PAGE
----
Data were collected and imported to SPSS (version 19, Chicago, USA). A nurse who was blind to the study, clinical laboratory technician, and the statistician were aware of randomization codes. The investigator, as well as the neonatologist, did not have any direct contact with this nurse assigned to the study, clinical laboratory technician, and statistician. Statistical analysis was carried out in triplicated. Descriptive statistics (mean ± standard deviation) were used to present the data. The normality of data was evaluated by Lilliefors corrected Kolmogorov-Smirnov test. Student's t test or its non-parametric equivalent (Wilcoxon Mann-Whitney test) was performed for paired comparisons. Pearson's chi-squared test or the Fisher’s exact test was used to comparing proportions between the study groups. A P < 0.05 was considered statistically significant.

3. Results

Fifty participants were randomized into both intervention (n = 25) and control (n = 25) groups and completed the intervention of three-day-duration. All of them were younger than 5 days old at the admission. There was no significant difference in demographic parameters between two groups (GA, gender; P > 0.05) except for hypoglycemia (P = 0.001).

Two infants in the control group did not have any clinical signs of sepsis. There was no sign of renal insufficiency among the studied infants. Additionally, 74% were delivered by cesarean section. No significant difference was found in the two types of delivery between the two groups (P = 0.747). The average birth weight was 1500 ± 499 g for all infants. There were no significant disparities in terms of height, weight, and head circumference between the two (P > 0.05). A total of 14 urine samples was obtained from the intervention (n = 4) and control (n = 10) groups; it was found that all the cultures were negative. Similarly, in ten (intervention group, n = 5; control group, n = 5) cerebrospinal fluid samples, all the cultures appeared negative. On the other hand, the two groups did not significantly differ in the serum levels of sodium, potassium, urea, creatinine, bilirubin (total and direct) along with a partial thromboplastin time, prothrombin time, and international normalized ratio (data not shown) (P > 0.05).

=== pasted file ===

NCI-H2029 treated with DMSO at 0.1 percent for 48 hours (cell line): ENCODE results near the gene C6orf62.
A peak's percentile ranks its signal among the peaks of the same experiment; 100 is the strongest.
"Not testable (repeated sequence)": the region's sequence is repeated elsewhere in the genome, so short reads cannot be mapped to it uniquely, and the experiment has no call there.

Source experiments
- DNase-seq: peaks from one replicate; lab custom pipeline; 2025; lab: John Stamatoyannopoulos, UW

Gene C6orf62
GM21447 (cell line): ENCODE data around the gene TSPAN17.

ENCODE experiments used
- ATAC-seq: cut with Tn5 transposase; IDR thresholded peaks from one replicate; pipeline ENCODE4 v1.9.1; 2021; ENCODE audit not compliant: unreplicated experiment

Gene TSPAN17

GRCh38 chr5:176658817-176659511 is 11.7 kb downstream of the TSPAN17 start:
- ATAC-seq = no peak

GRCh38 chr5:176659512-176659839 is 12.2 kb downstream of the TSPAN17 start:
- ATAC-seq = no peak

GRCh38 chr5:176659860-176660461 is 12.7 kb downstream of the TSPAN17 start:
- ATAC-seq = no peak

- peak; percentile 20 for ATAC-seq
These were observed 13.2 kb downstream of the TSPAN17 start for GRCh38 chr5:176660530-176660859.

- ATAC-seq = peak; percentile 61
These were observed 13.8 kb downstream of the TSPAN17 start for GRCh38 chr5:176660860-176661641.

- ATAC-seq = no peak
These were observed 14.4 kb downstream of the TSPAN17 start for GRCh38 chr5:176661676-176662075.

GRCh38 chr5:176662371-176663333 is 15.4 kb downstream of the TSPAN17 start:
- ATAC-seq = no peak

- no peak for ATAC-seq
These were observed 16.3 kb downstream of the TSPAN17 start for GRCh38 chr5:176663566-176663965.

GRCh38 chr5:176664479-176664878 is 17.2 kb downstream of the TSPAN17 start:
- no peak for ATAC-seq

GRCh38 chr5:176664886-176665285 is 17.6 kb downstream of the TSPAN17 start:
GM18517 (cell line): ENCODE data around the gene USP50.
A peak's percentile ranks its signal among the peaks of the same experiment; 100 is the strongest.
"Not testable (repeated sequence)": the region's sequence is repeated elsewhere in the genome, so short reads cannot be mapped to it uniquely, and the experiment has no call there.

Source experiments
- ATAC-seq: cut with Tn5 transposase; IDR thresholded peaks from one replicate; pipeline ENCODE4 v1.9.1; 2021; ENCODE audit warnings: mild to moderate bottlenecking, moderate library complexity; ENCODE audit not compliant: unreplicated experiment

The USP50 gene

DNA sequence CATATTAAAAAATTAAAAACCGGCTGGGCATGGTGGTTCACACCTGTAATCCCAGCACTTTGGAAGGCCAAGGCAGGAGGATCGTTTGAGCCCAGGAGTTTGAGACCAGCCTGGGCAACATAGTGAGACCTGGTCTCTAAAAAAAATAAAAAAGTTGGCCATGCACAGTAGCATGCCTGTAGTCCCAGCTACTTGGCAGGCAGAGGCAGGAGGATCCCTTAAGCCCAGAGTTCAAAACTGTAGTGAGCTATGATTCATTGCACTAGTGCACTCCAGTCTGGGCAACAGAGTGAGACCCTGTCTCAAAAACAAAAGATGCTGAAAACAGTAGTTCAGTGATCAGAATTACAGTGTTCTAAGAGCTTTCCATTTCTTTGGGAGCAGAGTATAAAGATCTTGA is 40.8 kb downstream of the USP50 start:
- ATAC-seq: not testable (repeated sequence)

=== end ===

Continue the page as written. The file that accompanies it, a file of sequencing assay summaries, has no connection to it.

The findings of the blood analysis are presented in Table 2. At baseline, both groups were statistically similar in WBC counts (P = 0.352), the ratio of immature/total neutrophils (P = 0.993), and ANC (P = 0.148). There was only a considerable difference in the hs-CRP level (P = 0.024); the intervention group (4.24 ± 7.60 mg/L) had markedly higher levels of hs-CRP than the control group (1.72 ± 2.17 mg/L).